Absorption refrigeration systems can be powered by combustion of fossil fuels (e.g., coal, oil, natural gas, etc.) or renewable energy (e.g., waste-heat recovery, biomass combustion, or solar energy).

Gas cycle

When the working fluid is a gas that is compressed and expanded but does not change phase, the refrigeration cycle is called a gas cycle. Air is most often this working fluid. As there is no condensation and evaporation intended in a gas cycle, components corresponding to the condenser and evaporator in a vapor compression cycle are the hot and cold gas-to-gas heat exchangers.

For given extreme temperatures, a gas cycle may be less efficient than a vapor compression cycle because the gas cycle works on the reverse Brayton cycle instead of the reverse Rankine cycle. As such, the working fluid never receives or rejects heat at constant temperature. In the gas cycle, the refrigeration effect is equal to the product of the specific heat of the gas and the rise in temperature of the gas in the low temperature side. Therefore, for the same cooling load, gas refrigeration cycle machines require a larger mass flow rate, which in turn increases their size.

Because of their lower efficiency and larger bulk, air cycle coolers are not often applied in terrestrial refrigeration. The air cycle machine is very common, however, on gas turbine-powered jet airliners since compressed air is readily available from the engines' compressor sections. These jet aircraft's cooling and ventilation units also serve the purpose of heating and pressurizing the aircraft cabin.

Stirling engine

The Stirling cycle heat engine can be driven in reverse, using a mechanical energy input to drive heat transfer in a reversed direction (i.e. a heat pump, or refrigerator). There are several design configurations for such devices that can be built. Several such setups require rotary or sliding seals, which can introduce difficult tradeoffs between frictional losses and refrigerant leakage.

Reversed Carnot cycle

The Carnot cycle is a reversible cycle so the four processes that comprise it, two isothermal and two isentropic, can also be reversed. When a Carnot cycle runs in reverse, it is called a reversed Carnot cycle. A refrigerator or heat pump that acts according to the reversed Carnot cycle is called a Carnot refrigerator or Carnot heat pump, respectively. In the first stage of this cycle, the refrigerant absorbs heat isothermally from a low-temperature source, TL, in the amount QL. Next, the refrigerant is compressed isentropically (adiabatically, without heat transfer) and its temperature rises to that of the high-temperature source, TH. Then at this high temperature, the refrigerant isothermally rejects heat in the amount QH < 0 (negative according to the sign convention for heat lost by the system). Also during this stage, the refrigerant changes from a saturated vapor to a saturated liquid in the condenser. Lastly, the refrigerant expands isentropically until its temperature falls to that of the low-temperature source, TL.[2]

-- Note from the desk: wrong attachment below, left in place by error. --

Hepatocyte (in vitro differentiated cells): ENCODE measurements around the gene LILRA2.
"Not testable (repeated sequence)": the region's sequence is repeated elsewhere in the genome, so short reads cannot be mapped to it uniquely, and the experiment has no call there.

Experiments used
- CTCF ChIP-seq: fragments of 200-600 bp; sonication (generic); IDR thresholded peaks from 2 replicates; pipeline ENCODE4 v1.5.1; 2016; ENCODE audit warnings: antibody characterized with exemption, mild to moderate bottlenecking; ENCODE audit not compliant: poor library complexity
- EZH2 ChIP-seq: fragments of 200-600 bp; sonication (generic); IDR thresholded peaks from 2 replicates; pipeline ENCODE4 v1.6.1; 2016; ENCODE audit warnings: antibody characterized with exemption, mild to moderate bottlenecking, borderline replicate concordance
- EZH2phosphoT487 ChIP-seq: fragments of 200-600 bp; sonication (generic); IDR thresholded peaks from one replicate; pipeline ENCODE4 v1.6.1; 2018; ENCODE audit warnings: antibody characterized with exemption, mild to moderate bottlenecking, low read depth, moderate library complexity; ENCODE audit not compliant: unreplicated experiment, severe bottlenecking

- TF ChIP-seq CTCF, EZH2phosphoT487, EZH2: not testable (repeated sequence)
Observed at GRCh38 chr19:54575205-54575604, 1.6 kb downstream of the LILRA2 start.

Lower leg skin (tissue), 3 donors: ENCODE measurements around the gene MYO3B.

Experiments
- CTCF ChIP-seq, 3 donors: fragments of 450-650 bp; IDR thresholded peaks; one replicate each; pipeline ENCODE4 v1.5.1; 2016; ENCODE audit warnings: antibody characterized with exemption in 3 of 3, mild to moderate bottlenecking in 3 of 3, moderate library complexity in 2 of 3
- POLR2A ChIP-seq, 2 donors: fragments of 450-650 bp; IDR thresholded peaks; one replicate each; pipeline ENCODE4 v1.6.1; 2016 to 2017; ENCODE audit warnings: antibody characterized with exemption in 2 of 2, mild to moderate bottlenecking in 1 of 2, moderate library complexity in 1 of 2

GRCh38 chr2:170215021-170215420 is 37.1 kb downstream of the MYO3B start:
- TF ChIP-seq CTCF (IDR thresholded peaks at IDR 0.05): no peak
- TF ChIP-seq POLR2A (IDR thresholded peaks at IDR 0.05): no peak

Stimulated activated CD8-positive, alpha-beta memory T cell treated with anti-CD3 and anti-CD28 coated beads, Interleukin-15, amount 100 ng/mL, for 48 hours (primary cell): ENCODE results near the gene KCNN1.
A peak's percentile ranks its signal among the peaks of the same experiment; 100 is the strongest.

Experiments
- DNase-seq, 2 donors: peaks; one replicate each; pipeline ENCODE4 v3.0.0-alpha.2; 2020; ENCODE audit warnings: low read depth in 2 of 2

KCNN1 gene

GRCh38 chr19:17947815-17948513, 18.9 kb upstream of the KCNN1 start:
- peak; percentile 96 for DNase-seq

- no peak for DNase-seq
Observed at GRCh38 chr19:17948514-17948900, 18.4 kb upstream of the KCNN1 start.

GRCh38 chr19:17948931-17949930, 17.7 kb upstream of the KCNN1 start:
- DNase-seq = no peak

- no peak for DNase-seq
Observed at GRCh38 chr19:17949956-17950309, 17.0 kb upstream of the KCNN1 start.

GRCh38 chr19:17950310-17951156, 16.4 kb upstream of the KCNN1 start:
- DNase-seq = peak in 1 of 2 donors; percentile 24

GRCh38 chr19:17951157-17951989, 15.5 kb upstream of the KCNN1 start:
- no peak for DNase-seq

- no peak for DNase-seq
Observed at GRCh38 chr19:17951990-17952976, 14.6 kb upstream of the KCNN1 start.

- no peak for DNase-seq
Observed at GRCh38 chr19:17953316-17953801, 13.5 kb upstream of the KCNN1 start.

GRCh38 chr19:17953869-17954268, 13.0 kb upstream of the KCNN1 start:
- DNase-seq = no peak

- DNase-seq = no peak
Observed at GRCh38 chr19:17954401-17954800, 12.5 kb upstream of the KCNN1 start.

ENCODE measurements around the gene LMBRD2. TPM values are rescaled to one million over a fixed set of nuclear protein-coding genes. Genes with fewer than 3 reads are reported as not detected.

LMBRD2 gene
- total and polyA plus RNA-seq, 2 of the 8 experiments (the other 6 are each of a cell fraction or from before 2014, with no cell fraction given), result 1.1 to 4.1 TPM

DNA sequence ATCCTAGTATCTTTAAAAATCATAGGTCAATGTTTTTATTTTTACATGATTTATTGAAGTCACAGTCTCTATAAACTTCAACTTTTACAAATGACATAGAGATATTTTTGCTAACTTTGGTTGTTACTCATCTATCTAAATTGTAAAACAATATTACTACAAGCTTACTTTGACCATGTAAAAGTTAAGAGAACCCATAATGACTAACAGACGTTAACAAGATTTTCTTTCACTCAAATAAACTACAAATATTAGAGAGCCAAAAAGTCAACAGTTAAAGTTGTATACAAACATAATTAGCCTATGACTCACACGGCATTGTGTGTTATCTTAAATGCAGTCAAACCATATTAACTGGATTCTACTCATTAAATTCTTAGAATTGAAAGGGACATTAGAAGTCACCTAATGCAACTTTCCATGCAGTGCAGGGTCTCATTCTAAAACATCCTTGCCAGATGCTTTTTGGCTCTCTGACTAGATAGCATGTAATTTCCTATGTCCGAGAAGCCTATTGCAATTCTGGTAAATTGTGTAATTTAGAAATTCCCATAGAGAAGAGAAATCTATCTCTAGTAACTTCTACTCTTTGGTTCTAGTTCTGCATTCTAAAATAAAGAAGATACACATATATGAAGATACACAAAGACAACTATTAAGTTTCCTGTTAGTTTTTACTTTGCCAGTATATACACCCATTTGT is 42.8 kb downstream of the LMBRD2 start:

Coefficient of performance

The merit of a refrigerator or heat pump is given by a parameter called the coefficient of performance (COP). The equation is:


  • is the useful heat given off or taken up by the considered system.
  • is the net work done on the considered system in one cycle.

The detailed COP of a refrigerator is given by the following equation:

The COP of a heat pump (sometimes referred to as coefficient of amplification COA) is given by the following equations, where the first law of thermodynamics: and was used in one of the last steps:

Both the COP of a refrigerator and a heat pump can be greater than one. Combining these two equations results in:

for fixed values of QH and QL.

This implies that COPHP will be greater than one because COPR will be a positive quantity. In a worst-case scenario, the heat pump will supply as much energy as it consumes, making it act as a resistance heater. However, in reality, as in home heating, some of QH is lost to the outside air through piping, insulation, etc., thus making the COPHP drop below unity when the outside air temperature is too low. Therefore, the system used to heat houses uses fuel.[2]

For Carnot refrigerators and heat pumps, the COP can be expressed in terms of temperatures:

These are the upper limits for the COP of any system operating between TL and TH.


  1. The Systems and Equipment volume of the ASHRAE Handbook, ASHRAE, Inc., Atlanta, GA, 2004
  2. Cengel, Yunus A. and Michael A. Boles (2008). Thermodynamics: An Engineering Approach (6th ed.). McGraw-Hill. ISBN 978-0-07-330537-0.
  3. Fundamentals of Engineering Thermodynamics, by Howell and Buckius, McGraw-Hill, New York.
  4. "Description 2017 ASHRAE Handbook—Fundamentals". www.ashrae.org. Retrieved 2020-06-13.
  5. The Ideal Vapor-Compression Cycle Archived 2007-02-26 at the Wayback Machine
  6. "Scroll down to "The Basic Vapor Compression Cycle and Components"". Archived from the original on 2006-06-30. Retrieved 2007-06-02.
  7. "Thermostatic Expansion Values: A Guide to Understanding TXVs". AC & Heating Connect. 2013-06-24. Retrieved 2020-06-15.
  8. Althouse, Andrew (2004). Modern Refrigeration and Air Conditioning. The Goodheart-Wilcox Company, Inc. p. 109. ISBN 1-59070-280-8.
  • Turns, Stephen (2006). Thermodynamics: Concepts and Applications. Cambridge University Press. p. 756. ISBN 0-521-85042-8.
  • Dincer, Ibrahim (2003). Refrigeration Systems and Applications. John Wiley and Sons. p. 598. ISBN 0-471-62351-2.
  • Whitman, Bill (2008). Refrigeration and Air conditioning Technology. Delmar.